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Permanent link (DOI): https://doi.org/10.7939/R37S7J39X

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Patterns in the Scattering of Remains due to Scavenger Activity Open Access

Descriptions

Other title
Subject/Keyword
scattered remains
taphonomy
physical anthropology
Type of item
Thesis
Degree grantor
University of Alberta
Author or creator
Kjorlien, Yvonne
Supervisor and department
Peterson, Arthur (Engineering)
Beattie, Owen (Anthropology)
Examining committee member and department
Froese, Duane (Geography)
Department
Department of Anthropology
Specialization

Date accepted
2004
Graduation date
Fall 2004
Degree
Master of Arts
Degree level
Master's
Abstract
In archaeological and forensic contexts, human remains are frequently found scattered. The recovery of these remains is often variable and inconsistent. There has been little research specifically to improve the methods applied to these contexts. This study attempted to discover patterns in the scattering of remains due to scavenger activity. Twelve human analogues (pigs) were deposited in wooded and open grassland environments; half of these were dressed in human clothing. For 103 days, each pig was monitored regularly. Data on the time and direction of movement of the carcass or any part thereof were collected and analysed for potential patterns. The results provide evidence for patterns in where, when and what is scattered due to scavenging activity. Near daily observations may be the key for discovering these patterns. Determining what influences this pattern development and exploring methods that specifically illustrate these patterns should be primary goals in future research.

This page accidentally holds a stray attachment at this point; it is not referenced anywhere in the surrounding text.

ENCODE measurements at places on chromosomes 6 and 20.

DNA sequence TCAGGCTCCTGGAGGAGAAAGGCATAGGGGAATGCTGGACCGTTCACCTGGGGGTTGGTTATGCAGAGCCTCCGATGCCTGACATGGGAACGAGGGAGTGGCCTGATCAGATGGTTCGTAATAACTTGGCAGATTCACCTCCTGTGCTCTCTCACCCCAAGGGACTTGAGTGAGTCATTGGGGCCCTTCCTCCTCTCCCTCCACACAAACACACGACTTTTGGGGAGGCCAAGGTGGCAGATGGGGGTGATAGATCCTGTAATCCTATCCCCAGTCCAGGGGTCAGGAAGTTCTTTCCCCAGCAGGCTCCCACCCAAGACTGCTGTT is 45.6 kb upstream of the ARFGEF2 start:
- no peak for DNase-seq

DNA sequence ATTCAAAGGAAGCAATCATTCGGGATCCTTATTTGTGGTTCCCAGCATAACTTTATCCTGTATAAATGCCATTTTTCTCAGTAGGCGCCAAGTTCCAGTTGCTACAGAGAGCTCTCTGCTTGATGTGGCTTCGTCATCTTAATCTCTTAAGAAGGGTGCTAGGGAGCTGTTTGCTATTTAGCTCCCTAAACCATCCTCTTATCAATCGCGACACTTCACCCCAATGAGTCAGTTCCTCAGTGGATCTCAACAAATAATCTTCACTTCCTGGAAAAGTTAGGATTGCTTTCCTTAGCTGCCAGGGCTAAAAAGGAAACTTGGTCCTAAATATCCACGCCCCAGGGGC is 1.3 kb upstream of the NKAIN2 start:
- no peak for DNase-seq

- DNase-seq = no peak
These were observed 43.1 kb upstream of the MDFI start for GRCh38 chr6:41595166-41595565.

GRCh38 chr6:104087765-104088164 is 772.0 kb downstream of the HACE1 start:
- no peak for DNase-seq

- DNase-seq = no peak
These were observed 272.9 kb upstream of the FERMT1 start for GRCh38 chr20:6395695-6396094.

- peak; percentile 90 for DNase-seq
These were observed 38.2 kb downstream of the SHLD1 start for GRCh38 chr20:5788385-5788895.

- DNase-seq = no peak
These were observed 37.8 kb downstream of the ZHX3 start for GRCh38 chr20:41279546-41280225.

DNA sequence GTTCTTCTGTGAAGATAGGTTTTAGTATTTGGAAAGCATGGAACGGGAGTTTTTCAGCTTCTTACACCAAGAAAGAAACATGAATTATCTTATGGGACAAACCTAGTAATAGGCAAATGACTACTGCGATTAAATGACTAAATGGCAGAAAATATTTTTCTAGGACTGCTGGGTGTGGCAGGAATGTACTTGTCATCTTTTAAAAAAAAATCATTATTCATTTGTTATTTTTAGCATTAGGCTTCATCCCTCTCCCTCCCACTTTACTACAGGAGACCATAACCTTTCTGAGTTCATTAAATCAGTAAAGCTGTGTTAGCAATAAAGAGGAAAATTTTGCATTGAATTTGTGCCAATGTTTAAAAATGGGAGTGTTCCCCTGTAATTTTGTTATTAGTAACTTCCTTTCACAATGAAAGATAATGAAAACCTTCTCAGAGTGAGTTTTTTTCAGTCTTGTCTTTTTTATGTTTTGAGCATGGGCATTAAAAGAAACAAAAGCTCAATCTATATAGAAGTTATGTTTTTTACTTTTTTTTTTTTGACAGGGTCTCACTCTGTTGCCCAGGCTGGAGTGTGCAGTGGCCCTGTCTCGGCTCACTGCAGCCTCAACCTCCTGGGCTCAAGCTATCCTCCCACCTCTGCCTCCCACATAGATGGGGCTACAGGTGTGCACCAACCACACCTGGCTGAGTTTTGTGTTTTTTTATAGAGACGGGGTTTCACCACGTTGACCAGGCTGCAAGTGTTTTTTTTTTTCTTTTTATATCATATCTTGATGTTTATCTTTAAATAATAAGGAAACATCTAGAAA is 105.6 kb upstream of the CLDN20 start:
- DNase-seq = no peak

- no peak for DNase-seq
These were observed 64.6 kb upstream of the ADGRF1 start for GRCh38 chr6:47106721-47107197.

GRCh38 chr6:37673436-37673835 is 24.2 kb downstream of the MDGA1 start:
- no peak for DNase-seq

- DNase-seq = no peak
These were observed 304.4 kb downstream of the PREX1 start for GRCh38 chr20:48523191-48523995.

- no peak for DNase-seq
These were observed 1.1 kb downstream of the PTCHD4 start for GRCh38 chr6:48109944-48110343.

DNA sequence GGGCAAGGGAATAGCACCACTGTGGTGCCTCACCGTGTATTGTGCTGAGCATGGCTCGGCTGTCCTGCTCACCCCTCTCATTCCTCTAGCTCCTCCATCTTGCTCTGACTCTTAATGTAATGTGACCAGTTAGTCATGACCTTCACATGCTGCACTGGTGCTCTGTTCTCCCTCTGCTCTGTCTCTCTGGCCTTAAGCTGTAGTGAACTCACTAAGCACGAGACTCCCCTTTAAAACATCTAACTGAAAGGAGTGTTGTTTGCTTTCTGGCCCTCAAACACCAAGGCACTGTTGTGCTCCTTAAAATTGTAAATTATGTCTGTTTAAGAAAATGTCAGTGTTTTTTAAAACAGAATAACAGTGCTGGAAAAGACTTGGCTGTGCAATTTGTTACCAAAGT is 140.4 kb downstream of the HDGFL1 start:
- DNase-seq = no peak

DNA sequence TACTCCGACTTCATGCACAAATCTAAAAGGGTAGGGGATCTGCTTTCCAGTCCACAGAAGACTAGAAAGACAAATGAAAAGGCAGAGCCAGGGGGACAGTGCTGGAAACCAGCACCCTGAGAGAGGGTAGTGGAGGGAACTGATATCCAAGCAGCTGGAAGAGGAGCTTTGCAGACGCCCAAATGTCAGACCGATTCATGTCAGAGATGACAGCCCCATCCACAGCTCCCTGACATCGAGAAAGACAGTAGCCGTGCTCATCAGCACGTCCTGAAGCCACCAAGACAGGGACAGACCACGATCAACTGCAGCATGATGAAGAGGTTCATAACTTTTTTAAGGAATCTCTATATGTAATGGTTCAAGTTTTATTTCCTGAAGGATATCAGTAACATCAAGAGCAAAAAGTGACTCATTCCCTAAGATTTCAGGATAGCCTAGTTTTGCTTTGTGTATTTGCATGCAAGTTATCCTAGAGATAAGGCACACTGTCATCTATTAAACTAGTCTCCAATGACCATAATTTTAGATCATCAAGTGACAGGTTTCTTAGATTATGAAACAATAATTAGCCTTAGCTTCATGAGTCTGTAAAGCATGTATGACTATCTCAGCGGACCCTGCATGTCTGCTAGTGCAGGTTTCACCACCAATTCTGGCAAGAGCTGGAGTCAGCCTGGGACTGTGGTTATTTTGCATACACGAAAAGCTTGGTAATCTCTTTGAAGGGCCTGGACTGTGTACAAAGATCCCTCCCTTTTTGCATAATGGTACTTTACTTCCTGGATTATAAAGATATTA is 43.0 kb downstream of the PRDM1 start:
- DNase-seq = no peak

Language
English
DOI
doi:10.7939/R37S7J39X
Rights
This thesis is made available by the University of Alberta Libraries with permission of the copyright owner solely for the purpose of private, scholarly or scientific research. This thesis, or any portion thereof, may not otherwise be copied or reproduced without the written consent of the copyright owner, except to the extent permitted by Canadian copyright law.
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